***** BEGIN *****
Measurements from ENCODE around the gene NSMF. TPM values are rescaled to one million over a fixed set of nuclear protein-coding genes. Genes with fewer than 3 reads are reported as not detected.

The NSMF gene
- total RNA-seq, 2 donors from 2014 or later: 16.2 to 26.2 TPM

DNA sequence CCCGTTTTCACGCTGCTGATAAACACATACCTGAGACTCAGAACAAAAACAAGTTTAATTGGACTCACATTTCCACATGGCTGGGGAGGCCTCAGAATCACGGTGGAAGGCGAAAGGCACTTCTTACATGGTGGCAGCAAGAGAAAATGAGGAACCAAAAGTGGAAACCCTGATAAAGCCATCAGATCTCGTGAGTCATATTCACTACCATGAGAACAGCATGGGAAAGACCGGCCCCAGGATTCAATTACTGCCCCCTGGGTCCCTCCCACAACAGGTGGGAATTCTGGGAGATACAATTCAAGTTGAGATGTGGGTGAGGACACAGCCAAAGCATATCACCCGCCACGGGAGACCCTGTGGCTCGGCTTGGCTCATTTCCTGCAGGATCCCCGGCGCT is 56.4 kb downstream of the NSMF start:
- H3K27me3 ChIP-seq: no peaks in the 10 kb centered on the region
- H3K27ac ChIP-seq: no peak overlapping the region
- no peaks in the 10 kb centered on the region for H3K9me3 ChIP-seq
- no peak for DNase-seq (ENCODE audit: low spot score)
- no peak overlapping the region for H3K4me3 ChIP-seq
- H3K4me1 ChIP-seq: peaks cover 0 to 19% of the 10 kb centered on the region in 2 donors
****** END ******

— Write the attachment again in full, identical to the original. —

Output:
Measurements from ENCODE around the gene NSMF. TPM values are rescaled to one million over a fixed set of nuclear protein-coding genes. Genes with fewer than 3 reads are reported as not detected.

The NSMF gene
- total RNA-seq, 2 donors from 2014 or later: 16.2 to 26.2 TPM

DNA sequence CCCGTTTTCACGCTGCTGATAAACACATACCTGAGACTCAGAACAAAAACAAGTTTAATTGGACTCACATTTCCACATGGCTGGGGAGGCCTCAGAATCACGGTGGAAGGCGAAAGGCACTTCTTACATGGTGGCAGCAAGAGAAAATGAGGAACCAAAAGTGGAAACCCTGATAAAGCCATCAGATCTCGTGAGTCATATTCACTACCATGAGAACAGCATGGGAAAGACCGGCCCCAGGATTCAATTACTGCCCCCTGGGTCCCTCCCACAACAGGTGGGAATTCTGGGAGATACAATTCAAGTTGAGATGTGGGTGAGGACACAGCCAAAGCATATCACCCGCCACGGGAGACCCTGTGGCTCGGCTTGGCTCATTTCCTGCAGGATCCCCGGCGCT is 56.4 kb downstream of the NSMF start:
- H3K27me3 ChIP-seq: no peaks in the 10 kb centered on the region
- H3K27ac ChIP-seq: no peak overlapping the region
- no peaks in the 10 kb centered on the region for H3K9me3 ChIP-seq
- no peak for DNase-seq (ENCODE audit: low spot score)
- no peak overlapping the region for H3K4me3 ChIP-seq
- H3K4me1 ChIP-seq: peaks cover 0 to 19% of the 10 kb centered on the region in 2 donors